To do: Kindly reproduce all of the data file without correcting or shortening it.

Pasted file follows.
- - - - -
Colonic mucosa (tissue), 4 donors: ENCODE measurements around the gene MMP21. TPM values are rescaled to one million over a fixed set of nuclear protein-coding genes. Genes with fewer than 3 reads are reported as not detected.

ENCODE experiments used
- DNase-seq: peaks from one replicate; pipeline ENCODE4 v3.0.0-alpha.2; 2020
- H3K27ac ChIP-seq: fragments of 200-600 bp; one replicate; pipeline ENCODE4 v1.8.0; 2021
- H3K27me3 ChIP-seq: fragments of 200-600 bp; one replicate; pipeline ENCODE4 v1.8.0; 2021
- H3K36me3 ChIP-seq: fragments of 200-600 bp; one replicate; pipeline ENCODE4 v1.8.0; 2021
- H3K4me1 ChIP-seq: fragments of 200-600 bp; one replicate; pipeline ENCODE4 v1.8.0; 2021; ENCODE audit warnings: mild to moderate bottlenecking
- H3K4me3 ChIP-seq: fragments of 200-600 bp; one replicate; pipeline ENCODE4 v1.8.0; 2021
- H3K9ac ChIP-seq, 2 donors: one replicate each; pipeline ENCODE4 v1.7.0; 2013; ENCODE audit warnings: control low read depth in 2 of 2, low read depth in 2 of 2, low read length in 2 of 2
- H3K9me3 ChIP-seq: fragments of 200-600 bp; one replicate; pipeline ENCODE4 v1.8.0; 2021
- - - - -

Colonic mucosa (tissue), 4 donors: ENCODE measurements around the gene MMP21. TPM values are rescaled to one million over a fixed set of nuclear protein-coding genes. Genes with fewer than 3 reads are reported as not detected.

ENCODE experiments used
- DNase-seq: peaks from one replicate; pipeline ENCODE4 v3.0.0-alpha.2; 2020
- H3K27ac ChIP-seq: fragments of 200-600 bp; one replicate; pipeline ENCODE4 v1.8.0; 2021
- H3K27me3 ChIP-seq: fragments of 200-600 bp; one replicate; pipeline ENCODE4 v1.8.0; 2021
- H3K36me3 ChIP-seq: fragments of 200-600 bp; one replicate; pipeline ENCODE4 v1.8.0; 2021
- H3K4me1 ChIP-seq: fragments of 200-600 bp; one replicate; pipeline ENCODE4 v1.8.0; 2021; ENCODE audit warnings: mild to moderate bottlenecking
- H3K4me3 ChIP-seq: fragments of 200-600 bp; one replicate; pipeline ENCODE4 v1.8.0; 2021
- H3K9ac ChIP-seq, 2 donors: one replicate each; pipeline ENCODE4 v1.7.0; 2013; ENCODE audit warnings: control low read depth in 2 of 2, low read depth in 2 of 2, low read length in 2 of 2
- H3K9me3 ChIP-seq: fragments of 200-600 bp; one replicate; pipeline ENCODE4 v1.8.0; 2021